The Democratic National Committee foiled an attempted spearphishing attack aimed at hacking its voter database hosted on Votebuilder after receiving an alert Tuesday from security firm Lookout.
The would-be attackers had created a fake login page in an attempt to snag credentials that could be used to access the database.
“Lookout's phishing AI detection discovered a domain with a custom phishing kit deployed on DigitalOcean,” the company said in a statement, explaining that the site replicated the login page of NGP VAN, which provides technology to Democratic and progressive campaigns and organizations.
“Our Principal Engineer for phishing, Jeremy Richards, received an alert from our phishing AI detection, and Lookout started to investigate the phishing site, which was hosted on DigitalOcean,” the Lookout report said. “After notifying the hosting provider the phishing site was then taken down by DigitalOcean within hours.”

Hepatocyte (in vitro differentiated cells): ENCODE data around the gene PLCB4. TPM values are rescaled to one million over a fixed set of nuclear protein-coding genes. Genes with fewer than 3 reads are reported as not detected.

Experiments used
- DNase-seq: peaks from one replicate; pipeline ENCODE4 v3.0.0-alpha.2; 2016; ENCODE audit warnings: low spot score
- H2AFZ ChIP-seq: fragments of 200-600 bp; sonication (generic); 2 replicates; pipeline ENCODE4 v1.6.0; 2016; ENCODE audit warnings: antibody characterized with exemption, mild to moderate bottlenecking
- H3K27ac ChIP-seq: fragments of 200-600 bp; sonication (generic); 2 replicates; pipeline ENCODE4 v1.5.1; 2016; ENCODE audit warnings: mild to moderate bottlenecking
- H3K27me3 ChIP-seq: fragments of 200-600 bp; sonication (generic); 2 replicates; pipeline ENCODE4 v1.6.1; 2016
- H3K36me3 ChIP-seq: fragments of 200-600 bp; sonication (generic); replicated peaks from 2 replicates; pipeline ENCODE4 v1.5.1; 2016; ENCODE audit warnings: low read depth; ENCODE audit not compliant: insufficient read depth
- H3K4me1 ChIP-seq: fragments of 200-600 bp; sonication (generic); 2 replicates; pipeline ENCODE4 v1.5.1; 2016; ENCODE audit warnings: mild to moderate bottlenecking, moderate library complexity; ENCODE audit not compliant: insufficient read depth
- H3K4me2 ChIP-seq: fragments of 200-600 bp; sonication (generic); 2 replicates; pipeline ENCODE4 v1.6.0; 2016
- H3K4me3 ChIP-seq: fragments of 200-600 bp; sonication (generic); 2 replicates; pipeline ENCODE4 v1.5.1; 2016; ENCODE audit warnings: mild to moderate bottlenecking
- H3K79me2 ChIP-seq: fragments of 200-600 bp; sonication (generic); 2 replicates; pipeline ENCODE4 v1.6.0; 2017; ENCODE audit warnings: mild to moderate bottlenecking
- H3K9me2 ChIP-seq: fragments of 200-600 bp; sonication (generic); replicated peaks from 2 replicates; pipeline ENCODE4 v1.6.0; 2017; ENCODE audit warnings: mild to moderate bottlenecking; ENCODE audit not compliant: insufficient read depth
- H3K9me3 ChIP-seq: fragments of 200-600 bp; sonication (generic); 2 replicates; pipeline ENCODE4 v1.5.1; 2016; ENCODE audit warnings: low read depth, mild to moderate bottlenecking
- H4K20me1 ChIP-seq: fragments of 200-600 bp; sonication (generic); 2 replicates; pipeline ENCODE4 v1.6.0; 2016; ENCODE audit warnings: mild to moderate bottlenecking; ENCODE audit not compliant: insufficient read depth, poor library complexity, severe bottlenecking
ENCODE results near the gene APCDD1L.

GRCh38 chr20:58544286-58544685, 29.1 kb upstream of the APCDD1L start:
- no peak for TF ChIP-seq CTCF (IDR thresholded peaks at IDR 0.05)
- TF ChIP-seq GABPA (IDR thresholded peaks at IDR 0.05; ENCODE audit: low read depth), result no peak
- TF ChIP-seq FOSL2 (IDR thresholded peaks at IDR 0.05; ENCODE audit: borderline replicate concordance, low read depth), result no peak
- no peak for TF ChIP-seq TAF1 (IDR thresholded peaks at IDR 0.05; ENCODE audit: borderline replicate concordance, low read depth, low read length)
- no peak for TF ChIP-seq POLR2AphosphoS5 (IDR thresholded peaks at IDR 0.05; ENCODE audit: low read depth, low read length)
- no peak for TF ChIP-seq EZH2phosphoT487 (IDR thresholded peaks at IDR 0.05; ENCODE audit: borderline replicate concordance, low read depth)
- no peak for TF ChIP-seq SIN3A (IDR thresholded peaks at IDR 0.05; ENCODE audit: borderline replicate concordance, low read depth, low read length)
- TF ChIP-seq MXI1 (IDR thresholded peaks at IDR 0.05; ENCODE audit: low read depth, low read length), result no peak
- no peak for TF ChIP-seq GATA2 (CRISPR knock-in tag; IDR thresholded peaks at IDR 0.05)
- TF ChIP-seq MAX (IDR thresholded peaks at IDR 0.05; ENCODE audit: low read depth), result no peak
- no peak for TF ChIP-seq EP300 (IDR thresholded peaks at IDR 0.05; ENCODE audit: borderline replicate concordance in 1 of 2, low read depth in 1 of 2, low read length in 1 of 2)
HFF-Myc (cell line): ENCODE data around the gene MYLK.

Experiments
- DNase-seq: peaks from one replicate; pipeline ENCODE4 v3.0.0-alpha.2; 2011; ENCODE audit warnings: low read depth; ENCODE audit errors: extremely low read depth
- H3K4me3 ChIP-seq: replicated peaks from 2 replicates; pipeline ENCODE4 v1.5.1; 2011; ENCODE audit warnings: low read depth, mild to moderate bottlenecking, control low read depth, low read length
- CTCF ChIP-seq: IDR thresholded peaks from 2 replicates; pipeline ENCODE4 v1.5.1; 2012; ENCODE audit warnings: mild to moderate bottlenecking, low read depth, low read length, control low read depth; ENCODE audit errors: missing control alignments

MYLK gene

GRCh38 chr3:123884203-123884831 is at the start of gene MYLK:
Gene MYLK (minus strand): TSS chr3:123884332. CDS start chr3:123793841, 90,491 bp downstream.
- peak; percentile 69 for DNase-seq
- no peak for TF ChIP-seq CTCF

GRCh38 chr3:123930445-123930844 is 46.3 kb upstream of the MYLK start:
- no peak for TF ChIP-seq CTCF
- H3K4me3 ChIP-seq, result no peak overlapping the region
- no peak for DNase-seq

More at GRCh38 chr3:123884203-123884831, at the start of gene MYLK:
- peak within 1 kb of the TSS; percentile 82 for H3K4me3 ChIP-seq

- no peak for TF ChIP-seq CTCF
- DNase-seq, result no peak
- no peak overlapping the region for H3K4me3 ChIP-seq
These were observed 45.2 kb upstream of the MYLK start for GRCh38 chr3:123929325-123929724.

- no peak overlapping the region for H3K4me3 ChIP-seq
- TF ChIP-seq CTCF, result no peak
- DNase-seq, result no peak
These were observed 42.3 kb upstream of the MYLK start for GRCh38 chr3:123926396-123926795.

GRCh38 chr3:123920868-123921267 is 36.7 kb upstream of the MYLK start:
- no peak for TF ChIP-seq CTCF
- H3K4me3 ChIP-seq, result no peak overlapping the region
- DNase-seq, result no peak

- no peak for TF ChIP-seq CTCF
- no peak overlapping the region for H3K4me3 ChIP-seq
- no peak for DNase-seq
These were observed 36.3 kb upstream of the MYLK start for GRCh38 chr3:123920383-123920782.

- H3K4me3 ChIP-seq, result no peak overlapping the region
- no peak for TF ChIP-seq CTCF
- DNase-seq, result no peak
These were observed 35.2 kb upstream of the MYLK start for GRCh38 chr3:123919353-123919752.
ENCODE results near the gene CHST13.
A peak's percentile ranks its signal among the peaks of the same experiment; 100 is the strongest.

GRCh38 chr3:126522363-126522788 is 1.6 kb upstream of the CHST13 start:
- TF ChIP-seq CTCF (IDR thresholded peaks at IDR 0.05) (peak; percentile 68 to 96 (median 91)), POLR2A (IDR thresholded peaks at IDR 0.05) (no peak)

During the course of the investigation, Lookout Vice President of Security Intelligence Mike Murray contacted the “DNC, NGP/VAN, and DigitalOcean to initiate the response process and start the investigation,” the security company said.
"Today's news about the attempt on the DNC voter database is another in the long line of doppelganger domains used for spearfishing and harvesting of credentials. The data housed in these types of databases would be incredibly useful both for domestic opposition research as well as for foreign intelligence and counterintelligence purposes," Ross Rustici, senior director of intelligence services.
“There shouldn't be any shock or awe regarding the alleged recent intrusion of the DNC's network. And fundamentally, the adversaries don't actually care about elections or political parties, but rather they are focused on using non-kinetic means to change their foreign policy environment,” said Rustici. “Simply put, they are using cyber intrusions, psychological operations, and propaganda to sow discord to prevent unified action.”
The attempted DNC hack came just a day after Microsoft said it had shut down six websites created by the Russian Fancy Bear cybercrime gang targeting members of the U.S. Senate and conservative think tanks and potentially intended to launch cyberattacks.